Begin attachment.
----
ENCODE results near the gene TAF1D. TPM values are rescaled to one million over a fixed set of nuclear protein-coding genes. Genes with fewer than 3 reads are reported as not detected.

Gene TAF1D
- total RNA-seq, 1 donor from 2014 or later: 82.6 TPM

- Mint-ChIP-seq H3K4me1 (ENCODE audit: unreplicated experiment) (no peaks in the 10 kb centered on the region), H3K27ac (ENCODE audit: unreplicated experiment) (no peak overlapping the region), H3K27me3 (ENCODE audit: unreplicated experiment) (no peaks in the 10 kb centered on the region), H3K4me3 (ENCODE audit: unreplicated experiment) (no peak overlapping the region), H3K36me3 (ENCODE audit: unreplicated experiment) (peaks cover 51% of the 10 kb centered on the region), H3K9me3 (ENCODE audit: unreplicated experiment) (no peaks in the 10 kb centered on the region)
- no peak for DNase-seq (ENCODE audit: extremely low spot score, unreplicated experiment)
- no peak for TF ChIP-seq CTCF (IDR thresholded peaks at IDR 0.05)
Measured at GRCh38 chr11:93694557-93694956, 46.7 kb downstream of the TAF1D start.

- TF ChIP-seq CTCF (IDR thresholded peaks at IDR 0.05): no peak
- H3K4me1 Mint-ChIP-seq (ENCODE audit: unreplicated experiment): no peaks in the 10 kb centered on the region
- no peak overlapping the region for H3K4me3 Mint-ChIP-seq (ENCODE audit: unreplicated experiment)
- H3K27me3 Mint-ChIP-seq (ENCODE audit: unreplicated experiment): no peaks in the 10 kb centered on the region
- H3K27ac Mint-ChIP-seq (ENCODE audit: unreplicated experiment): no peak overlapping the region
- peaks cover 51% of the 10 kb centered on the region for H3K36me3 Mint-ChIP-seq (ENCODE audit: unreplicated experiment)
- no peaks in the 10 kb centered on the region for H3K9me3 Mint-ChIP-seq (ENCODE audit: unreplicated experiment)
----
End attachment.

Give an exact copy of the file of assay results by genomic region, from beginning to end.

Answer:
ENCODE results near the gene TAF1D. TPM values are rescaled to one million over a fixed set of nuclear protein-coding genes. Genes with fewer than 3 reads are reported as not detected.

Gene TAF1D
- total RNA-seq, 1 donor from 2014 or later: 82.6 TPM

- Mint-ChIP-seq H3K4me1 (ENCODE audit: unreplicated experiment) (no peaks in the 10 kb centered on the region), H3K27ac (ENCODE audit: unreplicated experiment) (no peak overlapping the region), H3K27me3 (ENCODE audit: unreplicated experiment) (no peaks in the 10 kb centered on the region), H3K4me3 (ENCODE audit: unreplicated experiment) (no peak overlapping the region), H3K36me3 (ENCODE audit: unreplicated experiment) (peaks cover 51% of the 10 kb centered on the region), H3K9me3 (ENCODE audit: unreplicated experiment) (no peaks in the 10 kb centered on the region)
- no peak for DNase-seq (ENCODE audit: extremely low spot score, unreplicated experiment)
- no peak for TF ChIP-seq CTCF (IDR thresholded peaks at IDR 0.05)
Measured at GRCh38 chr11:93694557-93694956, 46.7 kb downstream of the TAF1D start.

- TF ChIP-seq CTCF (IDR thresholded peaks at IDR 0.05): no peak
- H3K4me1 Mint-ChIP-seq (ENCODE audit: unreplicated experiment): no peaks in the 10 kb centered on the region
- no peak overlapping the region for H3K4me3 Mint-ChIP-seq (ENCODE audit: unreplicated experiment)
- H3K27me3 Mint-ChIP-seq (ENCODE audit: unreplicated experiment): no peaks in the 10 kb centered on the region
- H3K27ac Mint-ChIP-seq (ENCODE audit: unreplicated experiment): no peak overlapping the region
- peaks cover 51% of the 10 kb centered on the region for H3K36me3 Mint-ChIP-seq (ENCODE audit: unreplicated experiment)
- no peaks in the 10 kb centered on the region for H3K9me3 Mint-ChIP-seq (ENCODE audit: unreplicated experiment)